Eat Fish Safely: Recommendations
Why should I eat fish?
Fish have a lot of health benefits that make eating them good for you:
- Excellent source of omega-3s—Some fish have omega-3 fatty acids. These nutrients support brain development in babies and heart health for all.
- High in protein—Fish offer a lot of good protein.
- Low calorie—Fish are naturally low in calories. Eating fish can help you keep a healthy weight.
What chemicals are in some fish?
In Wisconsin, the most common water contaminants found in Wisconsin fish are polychlorinated biphenyls (PCBs), mercury, and per- and polyfluoroalkyl substances (PFAS).
PCBs are human-made compounds. In the past, they were used a lot in manufacturing. PCBs don’t break down easily, so they are still found in our environment. They remain in sediments near industries that made or used PCBs.
People are exposed to PCBs when they eat fish from contaminated waters.
Ways to reduce your exposure to PCBs from fish:
- Avoid eating fatty fish, bottom feeding fish, and fish from contaminated waters.
- Choose to eat smaller, younger fish.
Mercury is a natural element. It’s released into the air during different processes, such as burning coal. Mercury can travel far and get in soil and lakes.
Mercury can build up in fish, wildlife, and humans who eat food from the water. People are exposed to mercury mainly from eating fish or shellfish. You can’t remove mercury from fish.
To reduce your intake of mercury from fish, choose fish species with known lower levels of mercury.
Perfluorooctane sulfonate (PFOS) is a type of PFAS. It’s a chemical that has been used since the 1950s in many products that resist grease, water, and oil. PFOS has stayed in the environment and can stay in the human body for a long time.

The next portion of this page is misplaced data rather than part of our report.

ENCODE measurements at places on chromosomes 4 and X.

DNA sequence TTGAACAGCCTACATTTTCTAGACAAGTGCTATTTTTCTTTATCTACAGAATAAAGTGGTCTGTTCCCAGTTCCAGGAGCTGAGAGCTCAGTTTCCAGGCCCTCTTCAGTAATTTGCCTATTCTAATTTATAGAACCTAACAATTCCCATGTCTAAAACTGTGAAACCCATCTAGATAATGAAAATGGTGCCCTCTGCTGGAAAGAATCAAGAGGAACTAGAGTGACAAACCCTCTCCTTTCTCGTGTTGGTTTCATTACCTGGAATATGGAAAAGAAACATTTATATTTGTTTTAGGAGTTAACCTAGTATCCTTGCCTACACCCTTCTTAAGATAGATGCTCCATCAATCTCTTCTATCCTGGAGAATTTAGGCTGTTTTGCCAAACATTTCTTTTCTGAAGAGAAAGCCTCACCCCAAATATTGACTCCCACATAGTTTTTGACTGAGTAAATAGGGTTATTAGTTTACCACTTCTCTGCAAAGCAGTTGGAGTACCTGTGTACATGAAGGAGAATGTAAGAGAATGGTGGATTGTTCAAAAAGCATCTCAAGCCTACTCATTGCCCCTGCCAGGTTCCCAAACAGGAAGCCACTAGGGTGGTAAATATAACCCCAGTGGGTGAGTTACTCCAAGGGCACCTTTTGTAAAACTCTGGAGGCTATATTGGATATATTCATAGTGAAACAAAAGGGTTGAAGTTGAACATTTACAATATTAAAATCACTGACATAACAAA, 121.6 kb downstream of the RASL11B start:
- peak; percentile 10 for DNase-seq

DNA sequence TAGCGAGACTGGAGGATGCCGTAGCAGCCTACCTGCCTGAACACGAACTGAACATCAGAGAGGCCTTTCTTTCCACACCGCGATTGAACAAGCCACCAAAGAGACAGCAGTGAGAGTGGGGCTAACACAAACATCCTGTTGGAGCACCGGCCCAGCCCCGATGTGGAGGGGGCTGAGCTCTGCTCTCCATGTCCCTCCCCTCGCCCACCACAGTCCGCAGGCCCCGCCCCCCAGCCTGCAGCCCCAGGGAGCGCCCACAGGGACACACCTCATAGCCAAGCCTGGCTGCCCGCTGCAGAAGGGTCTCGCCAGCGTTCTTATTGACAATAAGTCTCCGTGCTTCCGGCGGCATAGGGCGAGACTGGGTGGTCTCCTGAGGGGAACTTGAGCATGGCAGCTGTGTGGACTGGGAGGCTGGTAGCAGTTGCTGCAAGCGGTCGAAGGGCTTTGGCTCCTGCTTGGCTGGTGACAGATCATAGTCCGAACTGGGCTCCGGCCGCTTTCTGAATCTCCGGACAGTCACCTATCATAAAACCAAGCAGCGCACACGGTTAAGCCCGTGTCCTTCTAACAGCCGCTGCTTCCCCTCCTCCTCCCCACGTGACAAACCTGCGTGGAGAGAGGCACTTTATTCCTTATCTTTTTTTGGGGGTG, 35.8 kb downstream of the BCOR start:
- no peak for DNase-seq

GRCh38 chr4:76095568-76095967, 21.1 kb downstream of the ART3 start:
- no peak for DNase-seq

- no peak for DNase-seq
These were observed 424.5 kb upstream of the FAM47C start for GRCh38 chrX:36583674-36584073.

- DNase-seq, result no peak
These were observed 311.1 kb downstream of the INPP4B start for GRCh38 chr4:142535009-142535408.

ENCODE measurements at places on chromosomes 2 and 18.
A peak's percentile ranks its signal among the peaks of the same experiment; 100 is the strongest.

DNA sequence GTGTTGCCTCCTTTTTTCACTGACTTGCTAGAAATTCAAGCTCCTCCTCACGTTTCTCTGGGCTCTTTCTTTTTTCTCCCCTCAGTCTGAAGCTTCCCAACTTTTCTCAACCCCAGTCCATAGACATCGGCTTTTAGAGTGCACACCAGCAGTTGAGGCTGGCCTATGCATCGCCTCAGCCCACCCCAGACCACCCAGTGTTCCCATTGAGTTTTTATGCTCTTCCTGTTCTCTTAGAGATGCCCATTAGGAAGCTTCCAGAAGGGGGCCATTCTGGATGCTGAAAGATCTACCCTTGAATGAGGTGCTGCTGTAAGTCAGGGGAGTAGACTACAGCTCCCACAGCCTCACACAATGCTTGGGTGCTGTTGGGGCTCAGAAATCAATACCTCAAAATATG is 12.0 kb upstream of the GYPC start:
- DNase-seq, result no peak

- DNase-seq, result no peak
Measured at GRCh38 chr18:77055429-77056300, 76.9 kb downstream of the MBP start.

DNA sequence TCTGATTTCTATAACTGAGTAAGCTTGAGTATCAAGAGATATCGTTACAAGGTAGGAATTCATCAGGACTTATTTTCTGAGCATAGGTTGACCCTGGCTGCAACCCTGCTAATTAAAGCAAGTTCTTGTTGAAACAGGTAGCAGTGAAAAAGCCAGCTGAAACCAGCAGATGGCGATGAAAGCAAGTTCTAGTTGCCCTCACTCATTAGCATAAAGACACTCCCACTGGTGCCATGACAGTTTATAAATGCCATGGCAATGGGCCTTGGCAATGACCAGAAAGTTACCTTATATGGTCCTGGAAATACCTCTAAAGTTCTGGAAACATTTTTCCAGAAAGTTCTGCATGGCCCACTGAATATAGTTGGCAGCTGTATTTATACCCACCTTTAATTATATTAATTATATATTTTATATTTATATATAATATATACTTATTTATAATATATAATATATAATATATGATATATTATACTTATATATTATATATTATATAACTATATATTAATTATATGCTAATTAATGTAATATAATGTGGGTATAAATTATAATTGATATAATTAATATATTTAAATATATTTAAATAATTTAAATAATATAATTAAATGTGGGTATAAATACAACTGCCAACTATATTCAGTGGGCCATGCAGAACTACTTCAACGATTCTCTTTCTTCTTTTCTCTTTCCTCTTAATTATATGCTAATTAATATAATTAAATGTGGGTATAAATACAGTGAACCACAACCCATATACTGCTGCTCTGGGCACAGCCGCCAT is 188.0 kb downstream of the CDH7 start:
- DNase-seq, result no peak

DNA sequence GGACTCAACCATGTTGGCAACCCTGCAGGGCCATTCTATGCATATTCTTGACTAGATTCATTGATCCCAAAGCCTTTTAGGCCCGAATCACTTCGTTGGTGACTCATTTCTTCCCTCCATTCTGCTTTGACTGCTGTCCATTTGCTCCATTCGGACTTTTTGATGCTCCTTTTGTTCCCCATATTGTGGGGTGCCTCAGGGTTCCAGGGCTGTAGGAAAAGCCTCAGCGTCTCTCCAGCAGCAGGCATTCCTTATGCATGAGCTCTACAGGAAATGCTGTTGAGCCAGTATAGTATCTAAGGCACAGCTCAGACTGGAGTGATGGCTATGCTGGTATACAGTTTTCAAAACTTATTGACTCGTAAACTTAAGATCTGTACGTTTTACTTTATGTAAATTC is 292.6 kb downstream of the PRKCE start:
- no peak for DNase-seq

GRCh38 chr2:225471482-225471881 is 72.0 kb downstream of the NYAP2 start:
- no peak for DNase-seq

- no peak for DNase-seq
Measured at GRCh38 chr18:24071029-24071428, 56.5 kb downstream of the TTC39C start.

Eating fish is one way people get exposed to PFOS. You can’t remove PFOS from fish. To reduce your intake of PFOS from fish, choose fish species with known lower levels of PFOS. See the Department of Health Services (DHS) and the Department of Natural Resources (DNR) Issue PFAS Fish Advisory for Starkweather Creek and Lake Monona.
For more information, view:
Should I be concerned about store-bought or local fish?
You have little cause for concern if you eat or buy a variety of commercial fish, or you eat less than one meal per week of fish.
Most ocean fish you find at the store have very low levels of mercury. These fish include pollock, shrimp, and salmon. The U.S. Food and Drug Administration and Environmental Protection Agency suggest that people who are pregnant or planning to become pregnant not eat swordfish, shark, king mackerel, or tilefish. These fish have higher levels of mercury.
A Wisconsin fish fry often serves cod, haddock, or perch. These species of fish are among the safest to eat.
Whether you buy your fish at the store or catch it in Wisconsin waters, watch the amount and species that you’re eating. Follow the state’s fish consumption advisory notices to know which fish are safest.
View Choose Fish and Shellfish Wisely.
How do I prepare fish to eat?
The DNR says that you can reduce some (not all) PCBs in fish when you prepare it. You can get rid of some PCBs by properly trimming, skinning, and cooking fish in a way that reduces fatty tissue. Heat from cooking can also melt some of the fat in fish. Broil, grill, or bake the fish on a rack, so the fat drips away. Don’t use the drippings to make sauce or gravy.
You can’t reduce the amount of mercury in fish. You can reduce how much you eat by eating smaller fish, choosing fish species with known lower amounts of mercury, and not eating fish from lakes with high concentrations of mercury.
Where can I find warnings about fish?
The DNR has a tool to Find the Advice for Eating Fish from Wisconsin Waters. You can search to find advisories near you.
For warnings or advisories about store-bought or restaurant fish, see: